Which hosting to use?

What hosting should I be using? Do I need to be on AWS?

The simple answer is that unless you have a specific need — such as reducing costs for a specific existing workload — it doesn't matter. Choose whatever you are familiar with. However lets break that down a bit.

Hosting providers can be broadly categorized into:

The top three cloud providers are AWS, Microsoft Azure, and Google's Cloud. AWS takes the lion's share of the market, and between the three they pretty much are cloud hosting. All three are large providers with mature offerings, including many additional services. You could fill a bookcase with manuals on AWS's offerings alone. Between the three there are minor differences, AWS is the oldest and most comprehensive, Google has the best support for Kubernetes, and Azure is the best for integrating with non-cloud (or "other cloud") providers.

I've encountered a persistent misunderstanding about Azure: that they only offer Windows based hosts. That is just a myth, Linux and BSD/Unix are on a equal footing. Azure also isn't small... Google and Azure are vying for the second largest cloud provider status, and Azure currently has the lead.

The major drawback to going with one of the "big three" cloud providers is the complexity of their offering. In many ways they are the professional's cloud, something you are going to have to invest a significant effort to understand, secure, and operate effectively. It is also harder to know what your bill is going to be ahead of time, and insuring you don't spend significantly more than you had planned on.

VPS Providers these companies specialize in providing virtualized servers, that are easy to use, fast, and with predictable billing. Some companies are also branching out to provide additional cloud services, such as managed databases , load balancers, cloud storage etc. Digital Ocean and Linode lead the pack here, but there are many other providers as well.

Platform as a service providers, the best know of which is Heroku. The basic premise of the PaaS providers is that you need know less about ops: running servers, databases etc. you leave that to them, use their tooling, and get back to building your unique value. I find it to be a very mixed bag. If you are already familiar with one, and don't know anything else about ops, then I think it holds up well. Learning enough to run your software well would take awhile, and you would be better off spending that time building your new business. On the other hand, you are locked into their platform, you get only what they offer and they cost more per unit of compute. Additionally it is not that much more effort to learn an industry standard solution, like docker, that will allow you to handle ops on any of the other cloud providers.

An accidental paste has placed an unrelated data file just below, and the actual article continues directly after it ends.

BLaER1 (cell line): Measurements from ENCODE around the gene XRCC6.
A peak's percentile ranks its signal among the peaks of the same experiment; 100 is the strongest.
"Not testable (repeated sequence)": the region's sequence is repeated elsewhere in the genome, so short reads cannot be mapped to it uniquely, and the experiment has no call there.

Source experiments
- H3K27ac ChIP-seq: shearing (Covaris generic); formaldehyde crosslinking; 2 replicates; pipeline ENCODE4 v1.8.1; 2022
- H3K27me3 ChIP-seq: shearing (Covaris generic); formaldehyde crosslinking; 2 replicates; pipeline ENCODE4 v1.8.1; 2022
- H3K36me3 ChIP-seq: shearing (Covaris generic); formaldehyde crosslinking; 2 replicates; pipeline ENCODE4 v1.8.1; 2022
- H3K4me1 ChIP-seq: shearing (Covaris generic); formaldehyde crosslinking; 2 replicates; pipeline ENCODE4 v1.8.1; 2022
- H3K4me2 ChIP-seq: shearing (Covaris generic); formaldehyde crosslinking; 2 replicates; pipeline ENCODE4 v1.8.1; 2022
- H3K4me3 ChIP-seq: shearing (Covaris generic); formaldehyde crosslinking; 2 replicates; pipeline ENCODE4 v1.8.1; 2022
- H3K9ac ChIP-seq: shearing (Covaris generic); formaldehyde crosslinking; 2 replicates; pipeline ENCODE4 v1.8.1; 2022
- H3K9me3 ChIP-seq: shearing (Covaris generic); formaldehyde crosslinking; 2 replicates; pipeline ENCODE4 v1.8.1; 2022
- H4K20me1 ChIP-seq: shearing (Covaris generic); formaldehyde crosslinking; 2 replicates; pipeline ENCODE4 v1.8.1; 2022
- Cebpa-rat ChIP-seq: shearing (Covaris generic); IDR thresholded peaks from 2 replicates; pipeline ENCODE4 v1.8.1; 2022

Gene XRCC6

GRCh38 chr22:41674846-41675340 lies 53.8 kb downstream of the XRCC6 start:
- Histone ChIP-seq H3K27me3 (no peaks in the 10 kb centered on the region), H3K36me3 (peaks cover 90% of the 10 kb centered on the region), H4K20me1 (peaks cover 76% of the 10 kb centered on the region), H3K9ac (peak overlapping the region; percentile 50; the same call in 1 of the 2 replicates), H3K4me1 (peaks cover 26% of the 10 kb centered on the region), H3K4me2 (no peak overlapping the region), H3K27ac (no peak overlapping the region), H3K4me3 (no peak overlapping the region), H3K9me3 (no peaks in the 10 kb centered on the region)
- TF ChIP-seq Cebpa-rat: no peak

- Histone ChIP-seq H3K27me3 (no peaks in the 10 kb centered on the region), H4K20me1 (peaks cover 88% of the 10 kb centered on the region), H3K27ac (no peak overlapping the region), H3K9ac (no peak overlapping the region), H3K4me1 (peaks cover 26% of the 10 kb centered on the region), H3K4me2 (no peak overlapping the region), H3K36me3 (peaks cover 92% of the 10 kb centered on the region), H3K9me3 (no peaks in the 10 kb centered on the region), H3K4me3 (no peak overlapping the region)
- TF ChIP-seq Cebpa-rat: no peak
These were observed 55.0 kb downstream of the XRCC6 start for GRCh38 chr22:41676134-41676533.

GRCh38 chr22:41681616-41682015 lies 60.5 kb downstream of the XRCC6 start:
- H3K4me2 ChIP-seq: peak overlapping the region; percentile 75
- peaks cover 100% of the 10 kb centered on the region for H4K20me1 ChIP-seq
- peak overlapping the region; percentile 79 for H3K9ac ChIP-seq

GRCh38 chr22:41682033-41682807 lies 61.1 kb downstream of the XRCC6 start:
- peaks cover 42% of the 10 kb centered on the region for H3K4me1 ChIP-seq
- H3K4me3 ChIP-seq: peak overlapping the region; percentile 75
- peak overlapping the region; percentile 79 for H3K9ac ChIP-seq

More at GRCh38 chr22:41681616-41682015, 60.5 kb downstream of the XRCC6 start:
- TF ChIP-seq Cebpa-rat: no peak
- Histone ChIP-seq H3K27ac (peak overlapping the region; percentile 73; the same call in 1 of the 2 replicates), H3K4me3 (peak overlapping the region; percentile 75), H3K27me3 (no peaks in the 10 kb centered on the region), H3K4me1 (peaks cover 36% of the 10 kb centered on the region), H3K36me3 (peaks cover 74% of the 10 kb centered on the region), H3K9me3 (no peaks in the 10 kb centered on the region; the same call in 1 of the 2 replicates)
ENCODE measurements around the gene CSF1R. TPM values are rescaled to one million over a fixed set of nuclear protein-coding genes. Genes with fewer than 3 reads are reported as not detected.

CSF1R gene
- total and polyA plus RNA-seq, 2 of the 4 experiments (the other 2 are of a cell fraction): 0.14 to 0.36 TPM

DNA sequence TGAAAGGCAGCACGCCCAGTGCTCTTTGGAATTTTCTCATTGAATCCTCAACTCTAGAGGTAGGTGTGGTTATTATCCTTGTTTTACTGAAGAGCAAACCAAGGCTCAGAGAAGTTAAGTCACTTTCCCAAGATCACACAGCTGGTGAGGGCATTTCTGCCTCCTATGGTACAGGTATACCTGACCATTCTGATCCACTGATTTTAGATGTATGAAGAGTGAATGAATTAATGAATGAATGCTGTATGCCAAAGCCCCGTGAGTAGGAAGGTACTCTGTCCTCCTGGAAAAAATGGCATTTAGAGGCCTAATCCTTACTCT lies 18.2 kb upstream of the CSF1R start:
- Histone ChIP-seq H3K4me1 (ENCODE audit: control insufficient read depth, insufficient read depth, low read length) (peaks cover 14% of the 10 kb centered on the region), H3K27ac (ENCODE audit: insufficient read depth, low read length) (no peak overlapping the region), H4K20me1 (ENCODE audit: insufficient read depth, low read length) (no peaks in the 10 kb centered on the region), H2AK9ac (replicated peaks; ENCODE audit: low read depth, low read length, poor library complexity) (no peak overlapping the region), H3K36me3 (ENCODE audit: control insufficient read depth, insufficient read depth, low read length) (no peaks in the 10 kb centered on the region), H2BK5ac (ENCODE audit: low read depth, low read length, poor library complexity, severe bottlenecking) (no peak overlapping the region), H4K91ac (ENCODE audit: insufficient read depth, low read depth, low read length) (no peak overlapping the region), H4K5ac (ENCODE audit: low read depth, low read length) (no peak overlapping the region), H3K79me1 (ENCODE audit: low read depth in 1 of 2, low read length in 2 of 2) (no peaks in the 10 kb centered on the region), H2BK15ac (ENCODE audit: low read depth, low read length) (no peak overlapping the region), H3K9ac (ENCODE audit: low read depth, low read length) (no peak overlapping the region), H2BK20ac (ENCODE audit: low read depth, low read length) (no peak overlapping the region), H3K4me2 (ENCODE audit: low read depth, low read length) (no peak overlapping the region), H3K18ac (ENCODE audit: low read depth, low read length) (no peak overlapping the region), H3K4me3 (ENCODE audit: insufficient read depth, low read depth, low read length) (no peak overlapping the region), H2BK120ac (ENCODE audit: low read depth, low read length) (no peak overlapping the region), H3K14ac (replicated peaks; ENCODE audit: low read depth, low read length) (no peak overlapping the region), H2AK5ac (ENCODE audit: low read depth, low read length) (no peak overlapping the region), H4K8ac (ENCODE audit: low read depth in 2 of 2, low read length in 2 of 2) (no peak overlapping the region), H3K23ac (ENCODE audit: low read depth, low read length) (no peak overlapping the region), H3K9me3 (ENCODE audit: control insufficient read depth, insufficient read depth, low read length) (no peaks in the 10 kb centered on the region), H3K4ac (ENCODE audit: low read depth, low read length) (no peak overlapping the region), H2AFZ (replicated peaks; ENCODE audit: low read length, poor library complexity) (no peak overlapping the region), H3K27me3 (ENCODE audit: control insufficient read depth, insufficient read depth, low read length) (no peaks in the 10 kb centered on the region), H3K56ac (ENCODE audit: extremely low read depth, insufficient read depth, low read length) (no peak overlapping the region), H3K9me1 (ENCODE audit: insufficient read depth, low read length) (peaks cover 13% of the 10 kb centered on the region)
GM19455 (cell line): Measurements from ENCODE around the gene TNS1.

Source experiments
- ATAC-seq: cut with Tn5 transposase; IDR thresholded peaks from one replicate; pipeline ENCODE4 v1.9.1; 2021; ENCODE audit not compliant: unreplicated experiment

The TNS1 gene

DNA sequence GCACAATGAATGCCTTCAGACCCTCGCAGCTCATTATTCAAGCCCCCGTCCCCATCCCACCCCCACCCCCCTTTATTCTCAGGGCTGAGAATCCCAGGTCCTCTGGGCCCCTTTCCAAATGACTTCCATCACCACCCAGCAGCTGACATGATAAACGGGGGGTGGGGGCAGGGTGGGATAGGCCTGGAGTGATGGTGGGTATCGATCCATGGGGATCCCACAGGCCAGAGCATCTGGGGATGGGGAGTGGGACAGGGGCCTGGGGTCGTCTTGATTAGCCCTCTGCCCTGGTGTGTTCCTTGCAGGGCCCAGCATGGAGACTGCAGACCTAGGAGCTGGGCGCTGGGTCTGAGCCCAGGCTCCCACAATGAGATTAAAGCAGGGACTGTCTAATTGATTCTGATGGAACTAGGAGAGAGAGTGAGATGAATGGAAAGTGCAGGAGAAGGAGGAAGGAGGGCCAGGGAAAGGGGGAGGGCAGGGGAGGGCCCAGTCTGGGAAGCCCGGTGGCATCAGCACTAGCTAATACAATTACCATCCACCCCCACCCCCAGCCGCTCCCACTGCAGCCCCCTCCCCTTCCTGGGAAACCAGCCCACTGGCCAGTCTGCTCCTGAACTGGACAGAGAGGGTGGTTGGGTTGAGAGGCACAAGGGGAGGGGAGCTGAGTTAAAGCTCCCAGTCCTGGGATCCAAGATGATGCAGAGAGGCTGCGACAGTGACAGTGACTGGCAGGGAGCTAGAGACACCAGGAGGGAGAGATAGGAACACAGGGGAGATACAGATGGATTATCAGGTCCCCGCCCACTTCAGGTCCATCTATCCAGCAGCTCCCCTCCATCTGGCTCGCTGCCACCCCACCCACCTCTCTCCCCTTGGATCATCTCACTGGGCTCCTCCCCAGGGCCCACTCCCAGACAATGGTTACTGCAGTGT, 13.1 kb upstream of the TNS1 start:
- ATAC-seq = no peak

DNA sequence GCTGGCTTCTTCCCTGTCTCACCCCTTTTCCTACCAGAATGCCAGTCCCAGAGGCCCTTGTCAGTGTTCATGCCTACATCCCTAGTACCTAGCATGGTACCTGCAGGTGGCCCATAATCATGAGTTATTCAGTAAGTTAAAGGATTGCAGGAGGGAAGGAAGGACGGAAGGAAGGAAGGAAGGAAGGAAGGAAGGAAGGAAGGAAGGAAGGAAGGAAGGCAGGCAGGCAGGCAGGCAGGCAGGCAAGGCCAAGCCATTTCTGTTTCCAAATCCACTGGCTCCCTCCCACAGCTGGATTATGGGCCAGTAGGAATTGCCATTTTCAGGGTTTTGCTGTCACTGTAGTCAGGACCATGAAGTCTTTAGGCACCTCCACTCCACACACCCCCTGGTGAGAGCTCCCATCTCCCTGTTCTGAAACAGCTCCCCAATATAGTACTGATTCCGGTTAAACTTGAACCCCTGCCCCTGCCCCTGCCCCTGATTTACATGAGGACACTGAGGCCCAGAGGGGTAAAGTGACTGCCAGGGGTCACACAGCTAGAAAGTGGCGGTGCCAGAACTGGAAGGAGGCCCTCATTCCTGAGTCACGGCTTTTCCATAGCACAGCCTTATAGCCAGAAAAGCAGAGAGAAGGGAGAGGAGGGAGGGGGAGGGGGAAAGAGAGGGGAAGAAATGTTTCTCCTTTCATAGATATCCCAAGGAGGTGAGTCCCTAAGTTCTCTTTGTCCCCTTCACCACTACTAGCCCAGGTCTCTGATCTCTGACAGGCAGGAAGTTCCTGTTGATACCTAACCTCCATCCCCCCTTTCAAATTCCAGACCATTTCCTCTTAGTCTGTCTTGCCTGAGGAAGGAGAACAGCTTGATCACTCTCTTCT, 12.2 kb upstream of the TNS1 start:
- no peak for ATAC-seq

Bare metal providers will rent you a real hardware server, in one of their datacenters. This is a step back from buying/building your own hardware, and renting space for it in a datacenter — or building your own, probably small "datacenter". With surprisingly few developers or operations still having experience with real hardware, this can seem both daunting and almost anachronistic. But the same security guidelines that apply to a virtual server apply to a physical server, and what you lose in deployment flexibility, you make back with interest in reduced costs. On a cloud provider you can reasonably expect to deploy a server in seconds, and pay for it by the second without any further commitment, most bare metal providers are going to take from minutes to hours to deploy a server, and you will generally need to commit to a minimum of one month, you will gain about an 8x (not 8%, but 800%) cost reduction for the same amount of compute/RAM/storage etc. A good bare metal provider is OVH, or their So You Start & Kimsufi brands.

There are also companies that specialize in providing specific hardware, if you know that you need particularly GPUs specs an ASIC or need to run (or test) on an ARM based system for example.

What do I recommend? First off, go with what you know. When you reach the point that you are spending enough that it matters, or are encountering a specific scaling challenge, then it is good time to seek specific professional advice. Drop me a line if you are interested.

A good default option is Digital Ocean, it's simple & straightforward, they offer free credit to get you started, and they have several add on cloud services if you need them.

A final note is that it is not unusual to switch between providers or even back to a provider as a project grows. Running software ops for a one (or few) person, for a company with a dozen or more devs or for a company with several hundred are all very different beasts. If you are spending too much, on hosting, on lost developer productivity or downtime it's time to seek that professional advice again